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Almeida Theatre  

The House of Shades
4.0Reviewer's rating

Beth Steel’s new play is a tour de force! It is a relentless, and yet sweet, a family drama set against the complex and versatile industrial landscape of working-class Britain.

The play is set in Nottingham and follows a family of six from 1965 all the way to 2019. The structure is very ambitious but Steel manages to pull it off. A range of key dates is projected on the Almeida’s brick wall each time a new episode begins. The story takes us from 1965 to 1979, onwards to 1985 and 1996, before landing in 2019. Each year and each episode is marked by significant historical events which also affect the family’s financial and mental state. For instance, when the play starts a newly Labour government has just come into power, and the post-war social settlement is still intact. However, as the play develops, more key events come to shape the plot and the characters’ journeys. For instance, The Winter of Discontent or the defeat of the miners’ strike of 1984-1985 or Thatcher’s government is all providing the backdrop for a story that spans so many decades. Indeed The House of Shades is a family saga against the backdrop of a society in decline. The play is certainly ambitious, but it nonetheless becomes – occasionally – convoluted and stagnant. It often asks too much from the audience, cramming a lot of information in short episodes.

Despite this, the production is successful in creating a nostalgic and ominous atmosphere, keeping the audience engaged throughout the 2 hours and 45 minutes. The powerful ensemble is led by the incredible Anne-Marie Duff who is truly admirable in the performance that she gives. She plays a deeply disappointed and unsatisfied matriarch, Constance, a woman who was never given the chance to become the person she could become. Her ambition and aspirations were stifled, alongside her talent, as she was forced to marry the first person that came along, just to escape her miserable home and abusive father. What is exceptional in Steel’s play is that all characters are complex and multi-dimensional, they are both victims and abusers, flawed and lost.

Constance is in a very unhappy marriage. But her husband, Alistair (beautifully depicted by Stuart McQuarrie), is also a victim. He is constantly mocked by his wife for being a man without much ambition, working in the same factory for decades, and having achieved very little in his life. Constance finds every possible chance to make clear how unsatisfied and unhappy she is, often bringing the rest of the family in front of very uncomfortable situations. Kelly Gough as the daughter of the family, Agnes, and Michael Grady-Hall as the son, Jack, are superb in depicting the two siblings who despite growing up in the same family, could not have ended up taking more different routes to one another.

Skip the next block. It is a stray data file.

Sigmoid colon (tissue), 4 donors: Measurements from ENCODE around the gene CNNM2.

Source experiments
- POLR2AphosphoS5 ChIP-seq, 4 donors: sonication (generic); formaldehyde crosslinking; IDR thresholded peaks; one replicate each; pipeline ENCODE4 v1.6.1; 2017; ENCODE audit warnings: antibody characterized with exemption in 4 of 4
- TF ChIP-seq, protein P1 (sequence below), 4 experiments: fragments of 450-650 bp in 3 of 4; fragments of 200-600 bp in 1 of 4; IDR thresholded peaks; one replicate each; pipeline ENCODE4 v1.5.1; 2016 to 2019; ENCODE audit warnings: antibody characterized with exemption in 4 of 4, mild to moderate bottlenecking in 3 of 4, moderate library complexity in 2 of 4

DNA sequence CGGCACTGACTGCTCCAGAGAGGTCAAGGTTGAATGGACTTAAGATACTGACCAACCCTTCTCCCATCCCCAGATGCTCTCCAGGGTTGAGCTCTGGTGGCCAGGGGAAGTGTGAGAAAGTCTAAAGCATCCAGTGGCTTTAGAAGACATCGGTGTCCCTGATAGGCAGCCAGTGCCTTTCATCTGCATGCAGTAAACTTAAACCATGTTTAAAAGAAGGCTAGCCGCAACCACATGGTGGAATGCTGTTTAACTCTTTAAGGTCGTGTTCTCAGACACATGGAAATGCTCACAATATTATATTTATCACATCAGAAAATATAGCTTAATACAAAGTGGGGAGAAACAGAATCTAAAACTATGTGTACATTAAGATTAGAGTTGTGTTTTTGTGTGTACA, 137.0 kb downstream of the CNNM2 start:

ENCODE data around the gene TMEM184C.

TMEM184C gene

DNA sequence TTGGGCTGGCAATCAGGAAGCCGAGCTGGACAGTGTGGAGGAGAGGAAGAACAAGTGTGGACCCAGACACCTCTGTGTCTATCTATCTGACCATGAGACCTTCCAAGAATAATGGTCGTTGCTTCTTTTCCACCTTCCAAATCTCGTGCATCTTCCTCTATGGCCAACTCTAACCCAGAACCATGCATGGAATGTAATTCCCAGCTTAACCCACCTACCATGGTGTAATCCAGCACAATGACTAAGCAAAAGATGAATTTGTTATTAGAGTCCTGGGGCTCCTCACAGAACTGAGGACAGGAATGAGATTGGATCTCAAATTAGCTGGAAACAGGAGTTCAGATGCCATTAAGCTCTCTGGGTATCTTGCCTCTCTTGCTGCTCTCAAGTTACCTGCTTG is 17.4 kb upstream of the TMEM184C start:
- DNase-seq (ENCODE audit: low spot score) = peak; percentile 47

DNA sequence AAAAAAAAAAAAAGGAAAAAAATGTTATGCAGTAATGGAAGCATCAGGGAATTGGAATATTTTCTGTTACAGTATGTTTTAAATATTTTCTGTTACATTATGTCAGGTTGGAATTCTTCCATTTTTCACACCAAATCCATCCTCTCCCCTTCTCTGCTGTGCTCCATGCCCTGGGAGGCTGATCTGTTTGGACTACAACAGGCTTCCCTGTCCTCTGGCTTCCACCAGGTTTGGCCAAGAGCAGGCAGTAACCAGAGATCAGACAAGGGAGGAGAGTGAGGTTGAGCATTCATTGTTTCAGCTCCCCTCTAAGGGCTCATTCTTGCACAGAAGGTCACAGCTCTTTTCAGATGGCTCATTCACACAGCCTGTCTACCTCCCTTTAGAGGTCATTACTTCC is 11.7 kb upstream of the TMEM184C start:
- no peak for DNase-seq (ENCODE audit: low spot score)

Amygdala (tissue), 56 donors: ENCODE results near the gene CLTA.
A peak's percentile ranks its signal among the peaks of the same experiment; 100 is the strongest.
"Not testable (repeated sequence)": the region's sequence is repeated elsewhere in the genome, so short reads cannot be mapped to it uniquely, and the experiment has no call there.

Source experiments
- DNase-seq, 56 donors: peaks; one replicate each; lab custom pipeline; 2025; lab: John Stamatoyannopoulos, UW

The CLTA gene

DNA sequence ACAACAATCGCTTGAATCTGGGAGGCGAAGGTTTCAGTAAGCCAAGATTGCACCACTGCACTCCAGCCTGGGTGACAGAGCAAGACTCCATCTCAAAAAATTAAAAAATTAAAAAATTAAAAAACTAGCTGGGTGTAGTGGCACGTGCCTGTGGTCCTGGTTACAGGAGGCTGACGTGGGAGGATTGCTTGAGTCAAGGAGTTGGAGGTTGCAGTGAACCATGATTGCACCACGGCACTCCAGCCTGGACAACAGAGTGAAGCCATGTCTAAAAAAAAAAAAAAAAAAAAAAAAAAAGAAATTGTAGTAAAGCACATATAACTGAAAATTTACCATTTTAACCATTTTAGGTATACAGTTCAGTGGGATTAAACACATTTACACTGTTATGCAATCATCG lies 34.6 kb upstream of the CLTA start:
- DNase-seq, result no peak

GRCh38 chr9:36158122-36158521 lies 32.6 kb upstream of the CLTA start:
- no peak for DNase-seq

Three generations of the Websters are plagued by disillusionment, trauma, and false hopes for a changing world. In 1996 Agnes bitterly observes how “there’s nothing around here anymore, just boozers and hairdressers” blaming the Tories for financially destroying her town. Ironically, her daughter, towards the end of the play (and while we have fast-forwarded to 2019) admits how she is earning six pounds seventy an hour… The ending of the saga is bitter and bleak. Can much change in the years to come? Families like the Websters seem trapped in an endless cycle of misery.

Beth Steel has written an epic play, bringing to mind the iconic trilogy by Aeschylus and the famous House of Atreus from Greek mythology. Constance is not a Queen-like Clytemnestra and Alistair is not a King like Menelaus – but they both find themselves trapped in the same loop of violence and pain.

All in all, the production team has done an excellent job bringing this piece to life. The minimal set design by Anna Fleischle provides the perfect backdrop for the tragedy to unfold, while Liam Bunster’s costumes are subtly marking the changes in the decades. Gregory Clarke’s sound design is successful in contributing to the roller-coaster of emotions, punctuating key moments and transitioning from one episode to the next.

  • Drama
  • By: Beth Steel
  • Director: Blanche McIntyre
  • Photographer: Helen Murray
  • Set design by Anna Fleischle
  • Cast: Gus Barry Anne-Marie Duff Beatie Edney Kelly Gough Michael Grady-Hall Emily Lloyd-Saini Carol Macready Stuart McQuarrie Mark Meadows Daniel Millar Issie Riley Emma Shipp
  • Almeida Theatre  
  • Until: Sat 18 June 2022
  • Running time is approximately 2 hours and 45 minutes, including an interval.

About The Author

Reviewer (UK)

Emily Louizou is a professional theatre director based in London. She trained on the MFA in Theatre Directing at Birkbeck College, University of London and at Drama Centre. Prior to this, she completed her BA English at UCL. Over the past eight years, she has been actively involved in theatre; directing, writing or acting. She is the artistic director and founder of Collide Theatre, a collective of emerging artists producing visually exciting new work and reimagining classics. Her last production - TROY - was a new contemporary opera funded by the Arts Council England and based on a modern Greek text that Emily translated and directed. See more of Emily’s work on her website: https://www.emilylouizou.com

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